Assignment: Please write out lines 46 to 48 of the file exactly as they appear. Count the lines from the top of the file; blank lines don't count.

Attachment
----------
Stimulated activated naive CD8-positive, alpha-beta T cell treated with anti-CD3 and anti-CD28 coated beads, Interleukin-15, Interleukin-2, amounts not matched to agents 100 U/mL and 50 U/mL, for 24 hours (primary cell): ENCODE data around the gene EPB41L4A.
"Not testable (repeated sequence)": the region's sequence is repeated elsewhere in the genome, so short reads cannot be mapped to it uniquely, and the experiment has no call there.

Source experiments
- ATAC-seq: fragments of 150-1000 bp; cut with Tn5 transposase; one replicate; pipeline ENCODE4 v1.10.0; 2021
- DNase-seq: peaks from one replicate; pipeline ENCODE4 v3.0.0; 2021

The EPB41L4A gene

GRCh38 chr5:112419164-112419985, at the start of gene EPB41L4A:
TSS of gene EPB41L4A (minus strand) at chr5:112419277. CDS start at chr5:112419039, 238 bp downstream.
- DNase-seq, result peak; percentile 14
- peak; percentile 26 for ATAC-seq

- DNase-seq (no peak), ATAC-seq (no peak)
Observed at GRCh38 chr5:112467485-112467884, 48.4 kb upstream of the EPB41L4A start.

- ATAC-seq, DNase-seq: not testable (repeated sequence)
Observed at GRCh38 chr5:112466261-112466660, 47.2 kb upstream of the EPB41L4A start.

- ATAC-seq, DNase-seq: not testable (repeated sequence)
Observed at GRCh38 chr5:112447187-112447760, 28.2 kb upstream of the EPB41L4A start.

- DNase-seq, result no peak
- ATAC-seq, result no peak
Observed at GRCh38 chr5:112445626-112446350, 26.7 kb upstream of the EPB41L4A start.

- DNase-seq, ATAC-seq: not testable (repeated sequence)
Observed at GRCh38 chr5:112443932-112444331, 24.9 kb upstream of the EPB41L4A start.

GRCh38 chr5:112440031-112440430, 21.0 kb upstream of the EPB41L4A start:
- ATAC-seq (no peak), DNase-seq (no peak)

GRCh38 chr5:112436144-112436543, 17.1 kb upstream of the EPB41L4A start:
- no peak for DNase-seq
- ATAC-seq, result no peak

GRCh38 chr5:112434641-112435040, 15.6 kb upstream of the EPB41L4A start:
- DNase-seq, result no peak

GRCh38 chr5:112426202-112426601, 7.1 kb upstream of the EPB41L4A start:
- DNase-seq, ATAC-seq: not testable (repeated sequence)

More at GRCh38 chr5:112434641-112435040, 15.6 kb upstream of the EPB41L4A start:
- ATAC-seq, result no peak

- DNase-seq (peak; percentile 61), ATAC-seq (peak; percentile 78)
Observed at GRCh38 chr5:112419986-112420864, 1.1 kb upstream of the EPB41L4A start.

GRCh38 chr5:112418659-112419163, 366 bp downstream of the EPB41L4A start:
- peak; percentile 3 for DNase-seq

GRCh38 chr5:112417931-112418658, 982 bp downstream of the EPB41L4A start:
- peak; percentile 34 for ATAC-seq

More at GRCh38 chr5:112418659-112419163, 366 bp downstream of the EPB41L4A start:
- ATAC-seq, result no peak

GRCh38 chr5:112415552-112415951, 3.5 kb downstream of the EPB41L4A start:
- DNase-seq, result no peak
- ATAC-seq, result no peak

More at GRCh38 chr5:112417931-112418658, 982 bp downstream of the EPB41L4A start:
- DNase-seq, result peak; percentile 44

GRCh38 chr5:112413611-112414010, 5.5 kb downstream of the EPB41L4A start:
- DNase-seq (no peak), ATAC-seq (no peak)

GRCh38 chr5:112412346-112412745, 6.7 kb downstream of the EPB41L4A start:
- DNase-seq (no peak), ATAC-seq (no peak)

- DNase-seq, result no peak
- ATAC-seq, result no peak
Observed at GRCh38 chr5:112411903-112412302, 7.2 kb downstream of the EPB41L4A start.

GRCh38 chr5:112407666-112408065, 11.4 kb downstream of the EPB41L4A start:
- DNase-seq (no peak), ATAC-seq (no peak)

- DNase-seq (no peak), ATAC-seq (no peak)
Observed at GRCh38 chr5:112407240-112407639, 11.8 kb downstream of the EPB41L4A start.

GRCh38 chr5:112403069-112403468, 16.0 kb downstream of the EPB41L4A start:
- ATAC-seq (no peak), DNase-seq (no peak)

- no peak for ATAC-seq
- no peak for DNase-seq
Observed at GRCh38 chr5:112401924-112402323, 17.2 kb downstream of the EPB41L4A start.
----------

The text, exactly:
GRCh38 chr5:112413611-112414010, 5.5 kb downstream of the EPB41L4A start:
- DNase-seq (no peak), ATAC-seq (no peak)

GRCh38 chr5:112412346-112412745, 6.7 kb downstream of the EPB41L4A start: